LGBT teacher explains why she doesn’t blame other teachers for not coming out at school

LGBT+ teacher

A LGBT+ teacher has explained why she doesn’t blame other teachers for not wanting to come out at school..

Iesha Small, a former assistant head and maths teacher at a secondary school, said in the Guardian that at the beginning of her teaching career she was out to other staff, but not students.

She wrote: “I wanted to be a great maths teacher – why did I have to face the burden of being a role model for LGBTQ students too?

“This felt safe for me. I was teaching in a faith school. My colleagues were respectful, but I had nagging doubts: would the school leadership support me in the face of any comments from parents or students? I didn’t want it tested.”

In recent months, the Birmingham school protests have highlighted how much controversy still exists in combining LGBT+ acceptance and education.

Small explained that in her lifetime she has seen LGBT+ rights and acceptance change for the better and for the worse.

She had experienced the legalisation of same-sex marriage and the recent surge in transphobic hate crimes, and was still living with some “internalised homophobia”, the lasting impact of Section 28. 

She described the nerve-wracking moment when she was interviewed for “an assistant headship in a comprehensive in a semi-rural area”, and discovered that her “potential future boss spoke warmly about the ethos of the school and the importance of his Catholic faith”.

She continued: “As a member of the senior team, I’d be working closely with this man. I suddenly thought: if he turns out to be a homophobe, this will be a problem.”

However, when Small told him she had recently had twins and that her partner had given birth, he simply said: “Oh, yes we have another teacher like you – she and her partner are going through IVF right now.”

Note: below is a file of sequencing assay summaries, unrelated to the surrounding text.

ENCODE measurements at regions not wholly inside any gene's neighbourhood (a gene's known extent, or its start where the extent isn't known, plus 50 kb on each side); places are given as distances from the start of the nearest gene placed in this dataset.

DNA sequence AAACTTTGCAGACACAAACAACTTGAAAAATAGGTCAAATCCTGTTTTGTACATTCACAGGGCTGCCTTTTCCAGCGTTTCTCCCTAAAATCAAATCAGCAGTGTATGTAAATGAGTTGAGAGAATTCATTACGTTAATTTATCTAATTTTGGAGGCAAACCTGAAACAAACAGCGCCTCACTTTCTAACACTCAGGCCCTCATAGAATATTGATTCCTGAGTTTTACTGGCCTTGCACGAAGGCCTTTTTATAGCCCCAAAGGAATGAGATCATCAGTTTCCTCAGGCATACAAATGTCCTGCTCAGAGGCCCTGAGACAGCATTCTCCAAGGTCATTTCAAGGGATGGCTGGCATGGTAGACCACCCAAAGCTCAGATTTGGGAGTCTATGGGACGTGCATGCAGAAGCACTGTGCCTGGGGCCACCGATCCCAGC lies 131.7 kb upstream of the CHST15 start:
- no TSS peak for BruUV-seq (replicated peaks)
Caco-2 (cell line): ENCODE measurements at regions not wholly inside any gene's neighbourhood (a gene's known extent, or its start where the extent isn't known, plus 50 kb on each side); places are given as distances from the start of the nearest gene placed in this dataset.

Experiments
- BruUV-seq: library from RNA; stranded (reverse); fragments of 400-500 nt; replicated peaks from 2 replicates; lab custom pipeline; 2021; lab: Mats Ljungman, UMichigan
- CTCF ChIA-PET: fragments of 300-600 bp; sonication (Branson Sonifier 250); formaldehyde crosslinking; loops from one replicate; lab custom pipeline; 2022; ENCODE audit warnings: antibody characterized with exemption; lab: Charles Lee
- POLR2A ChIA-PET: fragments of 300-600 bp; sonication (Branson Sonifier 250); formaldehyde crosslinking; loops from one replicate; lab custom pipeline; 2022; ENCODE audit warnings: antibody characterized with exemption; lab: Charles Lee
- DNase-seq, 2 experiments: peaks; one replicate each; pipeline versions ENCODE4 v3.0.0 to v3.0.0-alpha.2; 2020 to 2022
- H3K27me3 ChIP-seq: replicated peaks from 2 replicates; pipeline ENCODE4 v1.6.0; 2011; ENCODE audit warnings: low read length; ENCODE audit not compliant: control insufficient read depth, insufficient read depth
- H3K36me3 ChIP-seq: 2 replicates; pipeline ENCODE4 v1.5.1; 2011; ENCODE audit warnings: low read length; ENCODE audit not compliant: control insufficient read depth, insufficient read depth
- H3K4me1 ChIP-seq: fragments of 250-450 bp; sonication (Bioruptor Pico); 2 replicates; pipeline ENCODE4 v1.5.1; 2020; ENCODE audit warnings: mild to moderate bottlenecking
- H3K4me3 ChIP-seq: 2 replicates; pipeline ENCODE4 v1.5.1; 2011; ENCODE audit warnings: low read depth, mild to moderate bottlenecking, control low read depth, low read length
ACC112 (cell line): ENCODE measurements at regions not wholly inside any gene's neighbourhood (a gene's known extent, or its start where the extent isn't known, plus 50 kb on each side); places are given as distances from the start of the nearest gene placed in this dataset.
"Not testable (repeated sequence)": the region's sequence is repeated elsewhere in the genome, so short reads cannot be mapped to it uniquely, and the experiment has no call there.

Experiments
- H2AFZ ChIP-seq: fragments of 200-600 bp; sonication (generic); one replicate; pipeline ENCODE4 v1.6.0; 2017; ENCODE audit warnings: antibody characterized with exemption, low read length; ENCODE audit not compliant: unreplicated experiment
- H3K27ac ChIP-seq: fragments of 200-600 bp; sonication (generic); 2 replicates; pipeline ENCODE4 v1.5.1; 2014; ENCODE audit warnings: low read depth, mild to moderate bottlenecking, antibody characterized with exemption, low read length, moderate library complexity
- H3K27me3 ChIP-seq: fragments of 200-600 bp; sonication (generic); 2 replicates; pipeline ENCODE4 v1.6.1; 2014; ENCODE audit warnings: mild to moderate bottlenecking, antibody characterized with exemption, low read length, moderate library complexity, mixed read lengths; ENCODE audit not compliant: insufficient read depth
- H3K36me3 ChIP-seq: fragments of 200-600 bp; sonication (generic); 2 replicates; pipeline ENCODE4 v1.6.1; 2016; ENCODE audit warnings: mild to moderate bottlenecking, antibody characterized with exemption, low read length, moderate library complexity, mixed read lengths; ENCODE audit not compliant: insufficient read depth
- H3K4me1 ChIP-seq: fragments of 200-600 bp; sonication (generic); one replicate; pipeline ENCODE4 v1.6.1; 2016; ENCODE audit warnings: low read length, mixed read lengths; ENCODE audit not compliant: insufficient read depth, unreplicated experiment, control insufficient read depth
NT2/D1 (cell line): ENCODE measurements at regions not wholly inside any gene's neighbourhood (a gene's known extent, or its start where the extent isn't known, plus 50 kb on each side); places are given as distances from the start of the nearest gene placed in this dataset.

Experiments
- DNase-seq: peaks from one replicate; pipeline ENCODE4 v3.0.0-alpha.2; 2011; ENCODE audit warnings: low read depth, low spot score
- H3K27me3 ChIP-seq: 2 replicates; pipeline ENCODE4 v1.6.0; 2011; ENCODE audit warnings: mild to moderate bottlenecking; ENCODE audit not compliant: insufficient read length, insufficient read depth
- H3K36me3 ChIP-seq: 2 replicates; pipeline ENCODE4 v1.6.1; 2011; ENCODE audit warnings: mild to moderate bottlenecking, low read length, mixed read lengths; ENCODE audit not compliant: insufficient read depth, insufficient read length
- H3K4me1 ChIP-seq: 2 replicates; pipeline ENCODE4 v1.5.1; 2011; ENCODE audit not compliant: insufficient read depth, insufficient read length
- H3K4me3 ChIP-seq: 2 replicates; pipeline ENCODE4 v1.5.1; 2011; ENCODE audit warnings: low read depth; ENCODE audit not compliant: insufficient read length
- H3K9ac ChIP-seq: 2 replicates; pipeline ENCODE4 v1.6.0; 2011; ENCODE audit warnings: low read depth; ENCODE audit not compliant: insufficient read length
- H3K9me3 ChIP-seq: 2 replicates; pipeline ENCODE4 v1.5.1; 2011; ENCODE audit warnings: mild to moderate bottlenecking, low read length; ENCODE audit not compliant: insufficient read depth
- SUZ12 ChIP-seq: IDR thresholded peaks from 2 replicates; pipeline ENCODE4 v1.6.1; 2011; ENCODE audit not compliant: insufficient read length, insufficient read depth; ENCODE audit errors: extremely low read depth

LGBT+ teacher

Iesha Small is a former assistant head and maths teacher at a secondary school. (Envato)

LGBT+ teacher Iesha Small says onus is on schools to create a safe environment.

By the time she was an assistant head teacher, she had been teaching for 10 years and finally came out to a year nine class: “They hadn’t expected me to be gay and asked a bit about if I’d always known, but the lesson carried on as normal.”

Small said that “being out is not an event, it’s an ongoing process”, and she doesn’t blame any LGBT+ teacher for taking their time.

The advice she gives to other LGBT+ teachers includes: “Don’t feel guilty if you aren’t ready to be a role model for others,” and “If you don’t feel supported or valued as a teacher who is also LGBTQ, move to another school.”

However she said, ultimately, the onus is on the schools to create an environment that is safe for both staff and students to be open and honest about their gender and sexuality.

This year, Small published a book called The Unexpected Leader: Exploring the Real Nature of Values, Authenticity and Moral Purpose in Education, which “humanises school leaders and tells their stories”.